Herd outbreaks in the past several years have given us a better understanding of
the dynamics of the problem within a herd, such as timeframes for the
development of the problems, clinical changes, and alterations in blood
parameters. To address this point, the following is a brief description of four
herd outbreaks we have seen in the past couple of years.
1: Four llamas developed the problem within a 4-week period. Although the
quality of the forage was good, the volume of feed being provided was very low.
were identified. Other than insufficient
feed, no additional stress factors were
2: Three female llamas developed hepatic lipidosis within a few weeks. All of
the animals were lactating, and the forage quality was high. The onset of the
problem coincided with a shift to very high temperatures. Changes in the weather
and social hierarchy were identified as possible factors leading to decreased
3: Three lactating female alpacas died within a short period of time. The onset
appears to have been correlated with a shift to cold weather. The forage quality
appears to have been marginal though supplement had been offered to compensate.
Two animals were in good condition at onset of disease.
4: A group of seven llamas died within a 3-week period. This was the only
outbreak in which most of the animals were males. Unlike the females in the
other cases, which for the most part were over conditioned, in this situation
the pastures and hay were of poor to very poor quality and most of the animals
were moderately to severely under conditioned.
All these cases support our view that we are primarily dealing with a metabolic disease with underlying nutritional problems, specifically that the animals are in a condition of very high energy demand and are not able to meet this need in an appropriate manner. As a result of the increased energy needs, more and more fat is mobilized. For reasons that are not clearly understood, the liver is unable to handle the increased demand for energy and responds by inappropriately increasing the amount of fat stored in the liver—ultimately resulting in liver failure.
A couple of important caveats about this
Inappropriate energy and/or protein metabolism as the cause of the problem is a
theory—not a fact—and needs to be carefully examined.
In all cases, the problem appears to have a stress component, such as changes in
social conditions, dramatic changes in the weather, or restricted food
availability. While stress appears to be a triggering device, its role in the
development of the problem is unclear.
Questions, Projects, and Research
It was against this background that Susan Tornquist,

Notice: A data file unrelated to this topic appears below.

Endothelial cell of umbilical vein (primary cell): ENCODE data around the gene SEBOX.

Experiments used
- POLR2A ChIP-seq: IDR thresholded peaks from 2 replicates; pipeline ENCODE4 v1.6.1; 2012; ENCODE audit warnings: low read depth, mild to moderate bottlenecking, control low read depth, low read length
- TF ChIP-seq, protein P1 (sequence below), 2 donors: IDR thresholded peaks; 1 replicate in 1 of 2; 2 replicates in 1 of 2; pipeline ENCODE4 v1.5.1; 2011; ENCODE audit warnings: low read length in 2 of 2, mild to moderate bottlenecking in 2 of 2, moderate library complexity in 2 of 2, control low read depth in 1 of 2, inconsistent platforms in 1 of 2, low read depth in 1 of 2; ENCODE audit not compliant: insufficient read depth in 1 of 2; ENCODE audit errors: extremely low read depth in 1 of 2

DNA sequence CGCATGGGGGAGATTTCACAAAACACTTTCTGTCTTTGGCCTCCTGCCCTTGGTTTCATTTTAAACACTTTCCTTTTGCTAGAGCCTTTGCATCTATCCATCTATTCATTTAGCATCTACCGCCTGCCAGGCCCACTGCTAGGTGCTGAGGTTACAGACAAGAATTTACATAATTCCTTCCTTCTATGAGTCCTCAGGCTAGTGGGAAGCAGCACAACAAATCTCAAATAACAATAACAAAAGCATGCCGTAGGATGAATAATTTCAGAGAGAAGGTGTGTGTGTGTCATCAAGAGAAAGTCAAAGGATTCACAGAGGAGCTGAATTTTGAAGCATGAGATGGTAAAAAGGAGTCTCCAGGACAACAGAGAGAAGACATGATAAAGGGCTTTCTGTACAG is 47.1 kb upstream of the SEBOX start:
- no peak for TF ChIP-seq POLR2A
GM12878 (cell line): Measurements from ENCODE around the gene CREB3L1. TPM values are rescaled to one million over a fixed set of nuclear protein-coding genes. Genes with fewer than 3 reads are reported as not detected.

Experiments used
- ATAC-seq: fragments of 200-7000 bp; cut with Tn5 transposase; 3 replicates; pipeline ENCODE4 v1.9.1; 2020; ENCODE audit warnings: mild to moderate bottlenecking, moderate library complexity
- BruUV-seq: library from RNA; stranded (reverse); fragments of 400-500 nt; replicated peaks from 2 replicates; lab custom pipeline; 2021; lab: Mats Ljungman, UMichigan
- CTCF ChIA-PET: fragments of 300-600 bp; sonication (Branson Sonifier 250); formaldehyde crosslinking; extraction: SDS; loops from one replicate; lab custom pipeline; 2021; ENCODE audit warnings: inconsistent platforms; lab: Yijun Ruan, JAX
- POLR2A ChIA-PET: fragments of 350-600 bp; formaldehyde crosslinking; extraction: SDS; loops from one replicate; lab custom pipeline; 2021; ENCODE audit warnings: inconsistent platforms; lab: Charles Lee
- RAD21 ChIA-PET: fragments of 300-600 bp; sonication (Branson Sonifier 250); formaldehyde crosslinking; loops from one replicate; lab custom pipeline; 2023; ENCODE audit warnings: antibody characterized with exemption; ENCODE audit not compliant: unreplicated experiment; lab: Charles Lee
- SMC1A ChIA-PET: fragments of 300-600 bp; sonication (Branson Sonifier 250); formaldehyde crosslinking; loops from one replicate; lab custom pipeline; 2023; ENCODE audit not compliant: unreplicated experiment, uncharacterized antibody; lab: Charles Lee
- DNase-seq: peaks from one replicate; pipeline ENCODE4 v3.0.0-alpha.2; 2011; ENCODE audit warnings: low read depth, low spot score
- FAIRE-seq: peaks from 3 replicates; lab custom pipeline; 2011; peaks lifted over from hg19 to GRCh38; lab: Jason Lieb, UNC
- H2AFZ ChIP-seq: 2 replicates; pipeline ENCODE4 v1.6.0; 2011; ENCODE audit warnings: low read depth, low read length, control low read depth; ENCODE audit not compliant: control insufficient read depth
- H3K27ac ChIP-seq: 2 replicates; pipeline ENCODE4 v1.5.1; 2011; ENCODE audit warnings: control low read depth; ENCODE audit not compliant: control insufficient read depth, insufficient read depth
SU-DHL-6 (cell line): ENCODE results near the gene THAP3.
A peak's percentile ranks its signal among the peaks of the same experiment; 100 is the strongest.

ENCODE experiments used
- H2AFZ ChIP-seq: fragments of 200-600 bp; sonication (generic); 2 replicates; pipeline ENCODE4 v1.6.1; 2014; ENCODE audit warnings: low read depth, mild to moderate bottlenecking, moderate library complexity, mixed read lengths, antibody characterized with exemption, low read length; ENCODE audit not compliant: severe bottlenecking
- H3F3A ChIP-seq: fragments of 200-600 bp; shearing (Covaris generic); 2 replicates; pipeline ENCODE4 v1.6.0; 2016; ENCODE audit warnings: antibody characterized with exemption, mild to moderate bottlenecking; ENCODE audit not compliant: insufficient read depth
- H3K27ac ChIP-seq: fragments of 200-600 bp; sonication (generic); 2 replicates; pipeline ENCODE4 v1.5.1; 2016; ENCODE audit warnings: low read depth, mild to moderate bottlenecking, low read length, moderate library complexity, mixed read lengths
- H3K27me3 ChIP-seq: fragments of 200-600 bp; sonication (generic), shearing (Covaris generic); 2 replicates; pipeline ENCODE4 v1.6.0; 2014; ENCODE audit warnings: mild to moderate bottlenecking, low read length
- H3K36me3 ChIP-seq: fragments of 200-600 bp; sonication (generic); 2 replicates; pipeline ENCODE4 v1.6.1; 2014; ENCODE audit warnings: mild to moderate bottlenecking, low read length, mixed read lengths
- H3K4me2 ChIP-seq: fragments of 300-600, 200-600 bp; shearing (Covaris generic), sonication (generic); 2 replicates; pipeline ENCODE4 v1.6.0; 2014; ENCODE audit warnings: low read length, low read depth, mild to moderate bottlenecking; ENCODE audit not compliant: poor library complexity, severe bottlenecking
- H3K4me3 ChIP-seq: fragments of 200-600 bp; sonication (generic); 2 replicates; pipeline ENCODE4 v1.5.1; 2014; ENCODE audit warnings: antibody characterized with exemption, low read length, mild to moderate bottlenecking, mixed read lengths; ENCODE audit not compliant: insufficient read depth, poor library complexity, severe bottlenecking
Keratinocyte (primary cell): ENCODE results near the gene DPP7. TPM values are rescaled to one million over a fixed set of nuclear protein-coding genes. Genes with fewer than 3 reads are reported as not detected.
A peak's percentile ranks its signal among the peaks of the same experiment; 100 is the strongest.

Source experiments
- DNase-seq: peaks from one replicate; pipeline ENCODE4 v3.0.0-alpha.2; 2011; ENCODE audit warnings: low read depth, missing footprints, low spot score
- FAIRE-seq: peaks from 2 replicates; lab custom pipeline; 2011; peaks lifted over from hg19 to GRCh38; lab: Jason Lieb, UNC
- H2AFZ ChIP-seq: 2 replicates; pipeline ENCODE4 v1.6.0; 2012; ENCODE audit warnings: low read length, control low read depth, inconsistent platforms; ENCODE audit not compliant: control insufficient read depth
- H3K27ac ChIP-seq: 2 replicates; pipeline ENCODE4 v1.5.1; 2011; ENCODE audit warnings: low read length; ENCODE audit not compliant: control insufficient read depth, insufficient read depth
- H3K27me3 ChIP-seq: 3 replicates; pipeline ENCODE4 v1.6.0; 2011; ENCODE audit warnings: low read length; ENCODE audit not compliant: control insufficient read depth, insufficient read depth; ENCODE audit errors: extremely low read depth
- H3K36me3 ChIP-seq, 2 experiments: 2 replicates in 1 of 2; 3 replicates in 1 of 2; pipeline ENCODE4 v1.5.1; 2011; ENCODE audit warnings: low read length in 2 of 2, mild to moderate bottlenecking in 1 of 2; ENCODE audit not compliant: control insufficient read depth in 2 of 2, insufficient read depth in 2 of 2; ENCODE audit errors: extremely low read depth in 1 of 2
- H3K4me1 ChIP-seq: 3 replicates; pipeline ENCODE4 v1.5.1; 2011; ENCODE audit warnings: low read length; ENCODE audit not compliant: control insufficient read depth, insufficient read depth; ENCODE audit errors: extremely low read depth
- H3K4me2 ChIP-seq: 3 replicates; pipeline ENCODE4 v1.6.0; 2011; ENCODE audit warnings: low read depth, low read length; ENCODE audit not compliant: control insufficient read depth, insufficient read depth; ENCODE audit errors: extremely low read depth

Bob Van Saun, and I developed a research protocol to examine the metabolic basis
for hepatic lipidosis in the llama. We submitted the proposal to the Morris
Animal Foundation, where it was reviewed, evaluated, ranked, and funded. (We
wish to thank Andy and Cheryl Tillman for funding this project through the
Morris Animal Foundation.) We are currently running a series of studies to
establish how the disease develops and to characterize the clinical and
biochemical changes so that the condition can be identified at a stage early
enough for treatment. The project at Oregon State University has so far produced
some fascinating results and generated a much better understanding of the
Hepatic lipidosis is becoming a serious problem.
While we still don’t have the answers, work at Oregon State University is an
important first step in finding a solution. If you have had confirmed camelid
deaths caused by hepatic lipidosis, we would be very interested in hearing from
your veterinarians about these cases. These talks have been very useful in
helping us get a more detailed and complete picture of the problem under field
conditions and a better understanding of the underlying factors involved in the
development of the condition. Confidentiality is maintained at all times.
Contact us at College of Veterinary Medicine, Oregon State University, 105
Magruder Hall, Corvallis, OR 97331-4802, fax: 541-737-0502.
Copyright © 1998 by Brad Smith, Susan Tornquist, and
Robert Van Saun.
David E. Anderson, DVM, MS Diplomate ACVS, is an
assistant professor of farm animal medicine, College of Veterinary Medicine,
Ohio State University, Columbus. He has been practicing medicine and surgery and
performing research with llamas and alpacas for 8 years, focusing on
reproduction, nutrition, and metabolic disease, all of which are closely
interrelated. His current six research projects on alpacas and llamas are
directed to developing immediate applications "on the farm."
Brad Smith, DVM, PhD: Oregon State University
Susan Tornquist, DVM, PhD, ACVCP, is the head of
clinical pathology at Oregon State University. She is currently working on two
Morris Animal Foundation grants dealing with camelid health issues.
Van Saun, DVM, PhD, ACT, ACVN, is a double-board-certified faculty member at
Oregon State University with an interest in nutrition and reproduction. He has
been working with llamas and alpacas for the last 5 years and is involved in